Depending upon where you get your news, you may have seen reports that the active ingredient of magic mushrooms, psilocybin, is being studied as a possible treatment for depression.
Being of a certain age, I remember the 1960s and 70s when magic mushrooms were all the rage. The law at the time was ambiguous in that picking the mushrooms wasn’t illegal but extracting psilocybin was. There were reports of people exploiting the loophole by crawling on all fours to graze directly on the mushrooms. A somewhat risky business, as those people were perhaps not the best at distinguishing psilocybin species from those far more toxic. But back to the topic of this blog post – what’s the link between psilocybin and antidepressants?
Sometimes dismissed with a “pull yourself together,” in reality depression is as real a condition as any biochemical disorder from diabetes to Gaucher disease. By far the most commonly prescribed antidepressants today are the Selective Serotonin Receptor Uptake Inhibitors or SSRIs. An early SSRI was fluoxetine, better known as Prozac, which is still widely used*. Although an effective drug, it’s not without some controversy as its development was based on what’s known as the serotonin hypothesis of depression. Serotonin is a hormone which interacts with receptors in the brain. There are 15 known receptors, with 5-HT1A and 5-HT1B being the most extensively studied (5-HT stands for 5-hydroxytryptamine – the chemical name for serotonin). Serotonin receptors are proteins which when bound to serotonin, mediate the release of a range of neurotransmitters such as dopamine (amongst others). Serotonin is transported across the brain and its concentration partly depends on re-uptake by nerve cells. Inhibiting re-uptake by a SSRI results in higher concentrations of serotonin outside the cells and hence, so the theory goes, there’s more available to bind onto the 5-HT receptors.
The serotonin hypothesis of depression is controversial because the biochemistry of serotonin interactions is complex and not fully understood. There may also be genetic aspects, particularly in sub-types of proteins involved in serotonin transport (known in genetic-pharmacology jargon as polymorphisms). Moreover, evidence of an association between higher levels of serotonin in the brain and depression is not compelling. Even though the pharmacological mechanism isn’t well understood, SSRIs are effective in clinical trials and so they clearly have some influence on all this intricate biochemistry.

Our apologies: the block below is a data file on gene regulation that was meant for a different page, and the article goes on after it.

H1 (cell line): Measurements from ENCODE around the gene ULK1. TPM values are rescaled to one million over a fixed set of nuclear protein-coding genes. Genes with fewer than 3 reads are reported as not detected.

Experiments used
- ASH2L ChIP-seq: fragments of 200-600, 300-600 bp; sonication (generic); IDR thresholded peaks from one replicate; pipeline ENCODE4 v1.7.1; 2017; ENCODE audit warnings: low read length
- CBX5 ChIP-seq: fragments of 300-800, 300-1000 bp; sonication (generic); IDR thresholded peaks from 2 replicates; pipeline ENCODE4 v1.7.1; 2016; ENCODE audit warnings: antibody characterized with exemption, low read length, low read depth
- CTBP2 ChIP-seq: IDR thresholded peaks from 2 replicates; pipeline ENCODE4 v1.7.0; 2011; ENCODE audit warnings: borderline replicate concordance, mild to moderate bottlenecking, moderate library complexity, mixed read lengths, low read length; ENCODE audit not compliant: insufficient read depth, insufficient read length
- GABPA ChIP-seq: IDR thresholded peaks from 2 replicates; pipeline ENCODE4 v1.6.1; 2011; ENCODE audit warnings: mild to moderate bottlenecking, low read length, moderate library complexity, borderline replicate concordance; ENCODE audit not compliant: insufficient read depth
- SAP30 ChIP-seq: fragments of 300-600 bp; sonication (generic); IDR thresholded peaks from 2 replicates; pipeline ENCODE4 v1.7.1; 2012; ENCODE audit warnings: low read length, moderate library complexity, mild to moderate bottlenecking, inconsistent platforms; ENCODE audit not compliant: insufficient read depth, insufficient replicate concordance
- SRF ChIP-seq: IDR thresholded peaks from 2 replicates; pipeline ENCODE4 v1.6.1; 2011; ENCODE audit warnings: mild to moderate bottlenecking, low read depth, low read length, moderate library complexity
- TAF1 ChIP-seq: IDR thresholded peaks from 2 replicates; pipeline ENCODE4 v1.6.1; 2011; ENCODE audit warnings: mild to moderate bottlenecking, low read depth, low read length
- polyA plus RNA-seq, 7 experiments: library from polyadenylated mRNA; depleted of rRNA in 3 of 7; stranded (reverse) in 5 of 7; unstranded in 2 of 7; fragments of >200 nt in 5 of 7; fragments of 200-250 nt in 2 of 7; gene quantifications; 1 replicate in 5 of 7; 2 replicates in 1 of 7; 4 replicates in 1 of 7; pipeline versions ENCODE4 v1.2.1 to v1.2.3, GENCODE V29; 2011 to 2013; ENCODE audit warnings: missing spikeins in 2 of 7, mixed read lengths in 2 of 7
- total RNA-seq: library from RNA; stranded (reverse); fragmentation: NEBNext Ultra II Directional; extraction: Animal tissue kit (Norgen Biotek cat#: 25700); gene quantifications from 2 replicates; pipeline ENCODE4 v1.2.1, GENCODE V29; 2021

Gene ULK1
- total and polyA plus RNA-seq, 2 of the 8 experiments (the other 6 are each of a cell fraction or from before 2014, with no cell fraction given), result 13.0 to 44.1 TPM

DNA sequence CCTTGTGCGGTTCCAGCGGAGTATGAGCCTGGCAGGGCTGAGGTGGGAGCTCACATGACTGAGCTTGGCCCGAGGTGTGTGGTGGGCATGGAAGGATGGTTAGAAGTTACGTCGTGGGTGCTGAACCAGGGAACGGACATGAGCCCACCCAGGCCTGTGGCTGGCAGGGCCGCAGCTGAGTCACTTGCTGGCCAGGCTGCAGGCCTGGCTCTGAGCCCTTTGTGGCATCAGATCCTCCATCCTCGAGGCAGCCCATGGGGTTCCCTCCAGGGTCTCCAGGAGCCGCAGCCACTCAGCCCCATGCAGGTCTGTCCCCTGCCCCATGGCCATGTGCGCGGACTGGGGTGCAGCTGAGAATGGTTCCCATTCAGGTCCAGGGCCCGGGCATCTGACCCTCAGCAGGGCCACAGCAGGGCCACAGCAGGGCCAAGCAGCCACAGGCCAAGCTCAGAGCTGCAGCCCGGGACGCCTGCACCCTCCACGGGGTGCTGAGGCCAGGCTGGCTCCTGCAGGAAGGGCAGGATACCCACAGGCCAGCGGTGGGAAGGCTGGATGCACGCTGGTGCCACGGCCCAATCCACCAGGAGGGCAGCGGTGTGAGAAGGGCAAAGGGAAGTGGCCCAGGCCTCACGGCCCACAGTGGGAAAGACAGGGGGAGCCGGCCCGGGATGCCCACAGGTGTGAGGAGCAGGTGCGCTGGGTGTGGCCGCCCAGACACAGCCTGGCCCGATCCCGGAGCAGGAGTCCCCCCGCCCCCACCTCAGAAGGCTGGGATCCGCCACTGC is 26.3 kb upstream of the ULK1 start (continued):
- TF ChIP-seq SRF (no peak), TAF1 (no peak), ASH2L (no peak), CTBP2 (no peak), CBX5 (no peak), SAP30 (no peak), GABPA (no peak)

Interestedly, psilocybin also acts on 5-HT receptors, 5-HT2A in particular. To be more precise, psilocybin contains a phosphate group on its molecular structure, making it pharmacologically inactive. The phosphate group is removed either by stomach acid or in the bloodstream to form psilocin which is the active substance. It crosses into the brain and reacts with a variety of receptors, including the 5-HTs. It leads to complex reactions in cellular signalling, resulting in cascade effects which ultimately cause alterations to sensory perception. Apart from 5-HT receptors, how psilocybin might affect depression is not understood but, like SSRIs, there appears, perhaps, to be an effect in clinical trials. Now is the time to be very cautious because the clinical trials have so far been very preliminary. The first trial appears to be in 2016, conducted at the Centre for Psychedelic Research at Imperial College, London, with a more recent study this year. The number of participants was small, 59 in the 2016 study and 80 in this years. Other institutions have likewise been studying the effects of psilocybin on depression and Imperial have also been looking at its use to treat Anorexia nervosa. In addition, some imaging studies have been performed using functional-MRI (fMRI) but so far, no extensive trials have taken place.
If psilocybin and its related compounds are eventually developed to treat depression, then I suspect the chemical structure will be modified in an attempt to optimise it’s effectiveness and reduce side effects. I also suspect that the choice of dosages will be challenging. Nevertheless, an interesting area of pharmacology might be on the rise – we will wait and see.
* – Stanley Feldman’s From Poison Arrows to Prozac (how deadly toxins changed our lives forever) tells the fascinating story.